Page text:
September 2014 | byEric Beinhocker and Nick Hanauer
This may be a bit ethereal, but I believe it is critical to future innovation in our global economy.
Capitalism is under attack. The financial crisis of 2008, the stagnation of the middle class in many developed countries, and rising income inequality are challenging some of our most deeply held beliefs about how a fair and well-functioning society should be organized….
…. This article will argue that while we have been correct to believe that capitalism has been the major source of historical growth and prosperity, we have been mostly incorrect in identifying how and why it worked so well…. the conventional economic theories we have relied upon for the past century have misled us about the workings of capitalism..
… neoclassical economics—has painted a narrow and mechanistic view of how capitalism works, focusing on the role of markets and prices in the efficient allocation of society’s resources. The story is familiar: rational, self-interested firms maximize profits; rational, self-interested consumers maximize their “utility”; the decisions of these actors drive supply to equal demand; prices are set; the market clears; and resources are allocated in a socially optimal way…. utility; and that is problematic because it has long been the device economists use to show that markets maximize social welfare. Empirical economists have identified anomalies suggesting that financial markets aren’t always efficient. And the macroeconomic models built on neoclassical ideas performed very poorly during the financial crisis….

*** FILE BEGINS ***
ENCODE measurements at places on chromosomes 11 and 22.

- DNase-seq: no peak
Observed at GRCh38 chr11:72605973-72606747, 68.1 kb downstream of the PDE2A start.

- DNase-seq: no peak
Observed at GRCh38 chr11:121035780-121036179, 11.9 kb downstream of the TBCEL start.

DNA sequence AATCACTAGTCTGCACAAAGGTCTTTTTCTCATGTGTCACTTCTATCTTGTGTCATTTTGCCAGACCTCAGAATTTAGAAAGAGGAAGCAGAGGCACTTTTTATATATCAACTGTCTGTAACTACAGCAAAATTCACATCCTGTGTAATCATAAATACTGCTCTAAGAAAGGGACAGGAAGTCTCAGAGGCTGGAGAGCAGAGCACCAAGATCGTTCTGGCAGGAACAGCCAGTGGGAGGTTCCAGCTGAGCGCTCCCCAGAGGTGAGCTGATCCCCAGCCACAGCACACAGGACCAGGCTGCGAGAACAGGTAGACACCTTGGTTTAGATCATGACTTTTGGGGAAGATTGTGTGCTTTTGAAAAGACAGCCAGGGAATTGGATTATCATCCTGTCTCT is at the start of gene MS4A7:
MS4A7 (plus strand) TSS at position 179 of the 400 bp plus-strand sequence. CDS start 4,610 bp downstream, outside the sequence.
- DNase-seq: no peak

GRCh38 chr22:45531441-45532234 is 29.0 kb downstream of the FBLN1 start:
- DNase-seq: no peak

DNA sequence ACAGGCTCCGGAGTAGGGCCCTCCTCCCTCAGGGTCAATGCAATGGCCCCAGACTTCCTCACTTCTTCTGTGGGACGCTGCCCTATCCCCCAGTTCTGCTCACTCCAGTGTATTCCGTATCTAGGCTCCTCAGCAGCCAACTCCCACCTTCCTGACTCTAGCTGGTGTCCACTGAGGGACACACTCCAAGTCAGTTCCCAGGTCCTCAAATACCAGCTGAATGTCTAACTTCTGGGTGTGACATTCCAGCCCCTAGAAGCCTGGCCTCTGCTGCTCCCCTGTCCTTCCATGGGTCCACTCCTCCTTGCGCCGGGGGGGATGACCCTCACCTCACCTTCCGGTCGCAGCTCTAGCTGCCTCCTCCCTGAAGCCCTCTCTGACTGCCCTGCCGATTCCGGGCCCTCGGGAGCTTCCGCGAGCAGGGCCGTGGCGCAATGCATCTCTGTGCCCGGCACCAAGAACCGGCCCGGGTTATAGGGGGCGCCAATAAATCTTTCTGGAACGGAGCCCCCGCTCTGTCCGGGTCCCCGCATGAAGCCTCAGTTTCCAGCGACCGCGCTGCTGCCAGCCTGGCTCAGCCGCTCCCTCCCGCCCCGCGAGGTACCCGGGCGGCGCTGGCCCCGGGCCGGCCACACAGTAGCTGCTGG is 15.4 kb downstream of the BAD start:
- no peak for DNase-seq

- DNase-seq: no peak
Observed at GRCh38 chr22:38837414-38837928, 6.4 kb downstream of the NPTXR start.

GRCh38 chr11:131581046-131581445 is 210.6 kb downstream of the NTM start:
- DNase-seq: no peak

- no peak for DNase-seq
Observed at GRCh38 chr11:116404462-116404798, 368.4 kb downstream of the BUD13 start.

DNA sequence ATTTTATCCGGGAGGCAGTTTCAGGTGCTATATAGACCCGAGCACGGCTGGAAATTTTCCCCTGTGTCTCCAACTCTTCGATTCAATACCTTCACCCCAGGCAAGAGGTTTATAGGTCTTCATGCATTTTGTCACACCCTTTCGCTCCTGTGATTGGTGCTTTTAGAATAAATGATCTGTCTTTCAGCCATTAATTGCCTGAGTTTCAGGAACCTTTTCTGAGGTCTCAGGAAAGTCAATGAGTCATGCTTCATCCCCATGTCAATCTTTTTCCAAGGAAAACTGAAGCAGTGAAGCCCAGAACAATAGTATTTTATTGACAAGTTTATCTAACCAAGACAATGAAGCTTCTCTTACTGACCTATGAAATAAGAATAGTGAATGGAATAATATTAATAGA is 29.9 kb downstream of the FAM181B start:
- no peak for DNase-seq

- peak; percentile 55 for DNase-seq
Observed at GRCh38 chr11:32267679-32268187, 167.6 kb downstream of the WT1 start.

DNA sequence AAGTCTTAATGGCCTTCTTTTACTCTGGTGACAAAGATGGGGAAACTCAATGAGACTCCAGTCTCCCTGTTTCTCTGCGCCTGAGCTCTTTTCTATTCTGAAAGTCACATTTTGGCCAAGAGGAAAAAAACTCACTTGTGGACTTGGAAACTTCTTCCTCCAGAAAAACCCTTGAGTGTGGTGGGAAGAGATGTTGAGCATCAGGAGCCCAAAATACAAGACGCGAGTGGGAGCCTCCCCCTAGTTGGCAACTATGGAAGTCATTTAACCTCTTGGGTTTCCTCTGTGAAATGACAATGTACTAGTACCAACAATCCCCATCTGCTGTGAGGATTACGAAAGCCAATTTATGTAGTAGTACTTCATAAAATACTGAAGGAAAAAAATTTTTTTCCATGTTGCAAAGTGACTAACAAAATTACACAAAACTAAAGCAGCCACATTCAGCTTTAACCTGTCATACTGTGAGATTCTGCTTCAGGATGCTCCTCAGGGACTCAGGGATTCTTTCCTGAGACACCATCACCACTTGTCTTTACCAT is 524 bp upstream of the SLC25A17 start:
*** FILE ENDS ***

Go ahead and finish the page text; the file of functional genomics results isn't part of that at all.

…. our perspective on how and why markets work from their allocative efficiency to their effectiveness in promoting creativity…. The genius of capitalism is that it both creates incentives for solving human problems and makes those solutions widely available. And it is solutions to human problems that define prosperity, not money…Prosperity redefined
… This is why prosperity in human societies can’t be properly understood by looking just at monetary measures, such as income or wealth. Prosperity in a society is the accumulation of solutions to human problems….Growth Redefined
… In our view, the biggest problem with GDP is that it doesn’t necessarily reflect how growth changes the real, lived experience of most people. In the United States, for example, GDP has more than tripled over the last three decades. Although those increases have been concentrated at the top of the income spectrum, people across the board have benefited from improvements in technology (say, safer cars, new medical treatments, and smartphones)….
… If the concept of growth is to have significance, it should represent improvements in lived experience. ….it must be a measure of the rate at which new solutions to human problems become available.
… Growth is best thought of as an increase in the quality and availability of solutions to human problems….
…. Can the rate at which solutions appear and their availability be measured? While such a measure has not been tried yet, we believe it is possible. Inflation is measured by looking at changes in the prices of goods and services in a “basket” typically consumed by households. Similarly, it’s possible to look at how the actual contents of such a basket are changing across time or how they differ across countries or levels of income. What kind of food, housing, clothing, transport, healthcare, education, leisure, and entertainment do people have access to?...Capitalism redefined